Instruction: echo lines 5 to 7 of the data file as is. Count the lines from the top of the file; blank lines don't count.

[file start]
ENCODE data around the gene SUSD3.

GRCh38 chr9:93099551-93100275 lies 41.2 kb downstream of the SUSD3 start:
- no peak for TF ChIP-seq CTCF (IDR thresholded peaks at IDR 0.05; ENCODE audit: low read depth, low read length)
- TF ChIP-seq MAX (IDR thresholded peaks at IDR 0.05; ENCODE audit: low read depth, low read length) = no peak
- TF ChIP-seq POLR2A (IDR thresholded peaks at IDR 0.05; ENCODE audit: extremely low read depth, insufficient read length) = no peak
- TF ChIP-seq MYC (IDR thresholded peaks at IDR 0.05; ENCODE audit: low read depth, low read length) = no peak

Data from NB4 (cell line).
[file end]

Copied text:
- TF ChIP-seq POLR2A (IDR thresholded peaks at IDR 0.05; ENCODE audit: extremely low read depth, insufficient read length) = no peak
- TF ChIP-seq MYC (IDR thresholded peaks at IDR 0.05; ENCODE audit: low read depth, low read length) = no peak

Data from NB4 (cell line).